Highlights: One highlight from my time in Spain was my trip to Barcelona. I visited my family’s foreign exchange student and got to meet his family. They, like so many people did on this trip, welcomed me into their lives and showed me so much. They showed me around the city, including some of the typical “tourist” sites, but also included me in a family reunion picnic and showed me some of their favorite sites in the city. It was truly an unforgettable weekend, although it really was simple.
Another highlight was nearing the end of my trip, I signed up for a weekly conversation class that ISA offered, but I ended up being the only one for that week, so I got to sit and talk for an hour with my program director, just one of the many awesome people I met on this trip. We talked about how I was planning to use my Spanish skills, newly acquired and prior, what going home would mean to me, what I had learned in Spain, and simply just talked. I realized at the end of the hour that I spoke in Spanish with no problems for a full hour, and understood everything that we were discussing, both literally and the impact they would have on me.
Morning: Monday through Thursday I would typically wake up around 7:00, prepare for my day, and then have my light Spanish breakfast (usually toast, coffee, juice of some sort along with fruit). I took the bus to my campus, which was about a 20-minute ride, and was highlighted by a stretch right along the Mediterranean and featured the sun rising over it. I had my first class, Spanish Literature, followed by an hour-long break where I would stroll on the beach. My next class was Culture and Society, and then another hour-long break where we would get bocadillos (a small sandwich) or tortilla española, and café con leche (espresso in milk).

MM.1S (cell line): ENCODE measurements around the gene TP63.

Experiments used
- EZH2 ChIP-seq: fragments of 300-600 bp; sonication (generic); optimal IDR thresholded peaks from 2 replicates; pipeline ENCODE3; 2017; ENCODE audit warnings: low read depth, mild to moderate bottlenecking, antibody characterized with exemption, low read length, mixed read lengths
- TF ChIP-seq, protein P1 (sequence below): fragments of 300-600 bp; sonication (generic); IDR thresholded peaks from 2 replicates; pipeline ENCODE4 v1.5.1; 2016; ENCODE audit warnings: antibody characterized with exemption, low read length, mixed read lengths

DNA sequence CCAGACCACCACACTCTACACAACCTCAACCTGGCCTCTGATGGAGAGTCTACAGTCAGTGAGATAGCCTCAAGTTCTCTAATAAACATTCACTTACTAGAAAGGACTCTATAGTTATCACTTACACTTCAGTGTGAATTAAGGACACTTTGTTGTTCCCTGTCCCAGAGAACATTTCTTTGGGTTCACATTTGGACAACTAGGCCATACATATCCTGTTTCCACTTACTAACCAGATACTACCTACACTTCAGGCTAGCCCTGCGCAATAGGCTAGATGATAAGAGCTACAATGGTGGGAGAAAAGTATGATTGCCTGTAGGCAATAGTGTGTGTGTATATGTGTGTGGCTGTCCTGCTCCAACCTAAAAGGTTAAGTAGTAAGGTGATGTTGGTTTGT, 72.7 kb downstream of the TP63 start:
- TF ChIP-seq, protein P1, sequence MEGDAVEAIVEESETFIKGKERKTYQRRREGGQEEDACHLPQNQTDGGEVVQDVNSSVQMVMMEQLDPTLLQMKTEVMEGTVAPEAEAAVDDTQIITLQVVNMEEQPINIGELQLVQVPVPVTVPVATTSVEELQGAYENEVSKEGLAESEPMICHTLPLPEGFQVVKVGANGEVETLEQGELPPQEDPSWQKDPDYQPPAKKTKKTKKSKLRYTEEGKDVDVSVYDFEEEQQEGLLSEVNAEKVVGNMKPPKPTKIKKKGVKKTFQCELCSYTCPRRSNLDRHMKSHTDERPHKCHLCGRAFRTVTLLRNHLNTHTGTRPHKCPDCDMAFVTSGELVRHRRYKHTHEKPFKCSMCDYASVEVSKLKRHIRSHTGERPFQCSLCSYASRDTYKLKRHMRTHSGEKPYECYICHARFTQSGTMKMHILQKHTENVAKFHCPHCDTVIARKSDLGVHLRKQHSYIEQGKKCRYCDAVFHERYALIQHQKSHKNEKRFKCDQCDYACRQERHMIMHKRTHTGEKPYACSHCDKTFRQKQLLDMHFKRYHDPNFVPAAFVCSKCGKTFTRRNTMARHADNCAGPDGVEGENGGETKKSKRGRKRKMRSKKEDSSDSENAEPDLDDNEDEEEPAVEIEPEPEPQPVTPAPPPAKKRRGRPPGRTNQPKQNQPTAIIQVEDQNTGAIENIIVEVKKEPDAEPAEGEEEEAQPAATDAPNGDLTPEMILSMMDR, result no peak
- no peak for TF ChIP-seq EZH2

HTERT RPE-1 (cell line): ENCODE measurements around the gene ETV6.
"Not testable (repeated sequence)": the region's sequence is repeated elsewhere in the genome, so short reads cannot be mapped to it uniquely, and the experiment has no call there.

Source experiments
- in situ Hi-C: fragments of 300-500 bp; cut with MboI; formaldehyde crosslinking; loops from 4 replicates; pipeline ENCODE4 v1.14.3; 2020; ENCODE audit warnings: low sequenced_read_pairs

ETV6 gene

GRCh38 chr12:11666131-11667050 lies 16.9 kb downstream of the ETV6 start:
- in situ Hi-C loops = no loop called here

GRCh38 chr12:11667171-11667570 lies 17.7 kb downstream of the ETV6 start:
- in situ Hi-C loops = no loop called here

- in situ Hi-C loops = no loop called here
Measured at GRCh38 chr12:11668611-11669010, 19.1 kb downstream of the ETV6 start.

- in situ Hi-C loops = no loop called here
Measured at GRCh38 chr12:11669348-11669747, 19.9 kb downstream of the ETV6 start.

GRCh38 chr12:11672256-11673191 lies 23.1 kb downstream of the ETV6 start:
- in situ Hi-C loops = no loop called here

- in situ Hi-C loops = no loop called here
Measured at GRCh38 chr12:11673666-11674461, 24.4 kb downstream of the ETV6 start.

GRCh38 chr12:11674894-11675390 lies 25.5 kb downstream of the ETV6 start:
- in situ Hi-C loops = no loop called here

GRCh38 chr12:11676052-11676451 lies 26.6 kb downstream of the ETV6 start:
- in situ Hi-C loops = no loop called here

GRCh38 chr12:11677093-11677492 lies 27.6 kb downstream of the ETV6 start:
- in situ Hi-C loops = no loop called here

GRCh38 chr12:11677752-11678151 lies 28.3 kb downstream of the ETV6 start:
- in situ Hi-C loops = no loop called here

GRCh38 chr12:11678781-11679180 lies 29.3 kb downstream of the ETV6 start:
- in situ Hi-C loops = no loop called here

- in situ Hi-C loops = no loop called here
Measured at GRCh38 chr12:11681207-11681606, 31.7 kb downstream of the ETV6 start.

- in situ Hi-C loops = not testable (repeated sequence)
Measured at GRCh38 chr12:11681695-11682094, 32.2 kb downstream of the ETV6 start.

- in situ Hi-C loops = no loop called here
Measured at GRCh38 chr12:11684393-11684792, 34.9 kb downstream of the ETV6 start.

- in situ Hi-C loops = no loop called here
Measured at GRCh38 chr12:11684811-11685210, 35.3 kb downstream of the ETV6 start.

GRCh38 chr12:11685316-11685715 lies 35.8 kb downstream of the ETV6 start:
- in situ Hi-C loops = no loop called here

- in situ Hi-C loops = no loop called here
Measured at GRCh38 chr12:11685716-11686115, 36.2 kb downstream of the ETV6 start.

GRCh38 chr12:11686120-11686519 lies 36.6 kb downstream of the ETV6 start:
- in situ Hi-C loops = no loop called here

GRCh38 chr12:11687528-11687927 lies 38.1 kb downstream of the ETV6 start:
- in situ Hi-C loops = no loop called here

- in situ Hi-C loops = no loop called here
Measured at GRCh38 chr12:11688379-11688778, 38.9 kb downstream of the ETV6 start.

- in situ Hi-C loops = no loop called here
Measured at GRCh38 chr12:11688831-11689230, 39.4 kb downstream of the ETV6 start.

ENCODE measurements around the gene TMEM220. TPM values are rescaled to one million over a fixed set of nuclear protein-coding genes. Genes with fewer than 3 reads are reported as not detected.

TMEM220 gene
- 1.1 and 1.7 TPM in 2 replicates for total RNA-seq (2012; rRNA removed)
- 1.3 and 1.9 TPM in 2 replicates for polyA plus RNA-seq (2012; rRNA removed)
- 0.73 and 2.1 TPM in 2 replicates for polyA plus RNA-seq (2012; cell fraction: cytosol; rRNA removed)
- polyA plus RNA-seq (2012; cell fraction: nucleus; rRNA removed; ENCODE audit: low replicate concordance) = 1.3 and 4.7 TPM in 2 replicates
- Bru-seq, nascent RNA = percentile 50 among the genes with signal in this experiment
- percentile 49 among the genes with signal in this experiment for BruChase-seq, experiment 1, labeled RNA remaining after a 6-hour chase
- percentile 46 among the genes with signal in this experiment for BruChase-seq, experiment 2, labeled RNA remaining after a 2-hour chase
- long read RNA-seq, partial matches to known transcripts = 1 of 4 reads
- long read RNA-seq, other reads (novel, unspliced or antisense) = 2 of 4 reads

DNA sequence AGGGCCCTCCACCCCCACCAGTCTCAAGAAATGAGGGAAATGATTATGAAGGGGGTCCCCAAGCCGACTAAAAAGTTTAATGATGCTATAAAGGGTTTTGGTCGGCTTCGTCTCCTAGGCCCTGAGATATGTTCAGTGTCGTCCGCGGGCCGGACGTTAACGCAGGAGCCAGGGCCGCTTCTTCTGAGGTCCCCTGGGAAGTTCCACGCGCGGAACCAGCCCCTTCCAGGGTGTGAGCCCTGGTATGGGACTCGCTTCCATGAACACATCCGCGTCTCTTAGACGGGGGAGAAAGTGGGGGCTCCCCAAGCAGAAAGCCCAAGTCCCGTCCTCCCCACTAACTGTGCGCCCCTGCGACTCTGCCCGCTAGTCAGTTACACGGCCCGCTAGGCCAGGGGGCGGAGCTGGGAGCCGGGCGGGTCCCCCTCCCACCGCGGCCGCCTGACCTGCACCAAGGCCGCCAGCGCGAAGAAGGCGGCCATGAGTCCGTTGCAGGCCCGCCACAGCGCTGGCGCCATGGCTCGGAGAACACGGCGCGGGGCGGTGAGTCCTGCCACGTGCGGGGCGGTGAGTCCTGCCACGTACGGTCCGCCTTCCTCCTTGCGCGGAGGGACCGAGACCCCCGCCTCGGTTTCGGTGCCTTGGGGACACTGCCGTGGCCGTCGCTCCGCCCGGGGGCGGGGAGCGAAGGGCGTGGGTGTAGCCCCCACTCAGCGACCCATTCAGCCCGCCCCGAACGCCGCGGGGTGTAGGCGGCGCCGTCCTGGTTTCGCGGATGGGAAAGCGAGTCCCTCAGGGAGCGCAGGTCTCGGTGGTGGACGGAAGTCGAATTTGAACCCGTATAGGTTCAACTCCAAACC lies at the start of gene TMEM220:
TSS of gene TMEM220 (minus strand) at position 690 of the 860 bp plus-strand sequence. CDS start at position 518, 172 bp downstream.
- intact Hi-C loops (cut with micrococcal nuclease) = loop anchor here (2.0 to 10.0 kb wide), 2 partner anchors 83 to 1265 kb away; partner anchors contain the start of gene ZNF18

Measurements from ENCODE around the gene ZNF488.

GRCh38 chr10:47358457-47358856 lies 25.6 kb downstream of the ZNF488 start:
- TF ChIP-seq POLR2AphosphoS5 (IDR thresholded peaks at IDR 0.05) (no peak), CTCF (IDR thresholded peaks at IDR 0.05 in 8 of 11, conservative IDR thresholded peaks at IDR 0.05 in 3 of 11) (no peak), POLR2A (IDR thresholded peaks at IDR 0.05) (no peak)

Afternoon: I had a Spanish Language class Monday through Thursday, then 2 days a week I had a Cross-Cultural Management class. Afterwards I would head home and have my late Spanish-style lunch, the largest meal of the day that consisted of 3 plates, such as soup or vegetables, then some kind of meat, and some fresh fruit as a dessert. I was lucky enough to dine on my host family’s terrace, which overlooked the port of Málaga, a simply stunning view. Afterwards it was time for the infamous siesta, which was time to lie down and digest your lunch. After resting for a while some of our friends would meet up at ISA office, which was located in the center of the city, and head around the city.
Evening: My friends and I would sometimes snack on bocadillos or tapas and sip the wonderful Spanish wine, usually until around 9 o’clock. We would eat our dinner, which is a light meal. We typically had soup, salad, and fruit.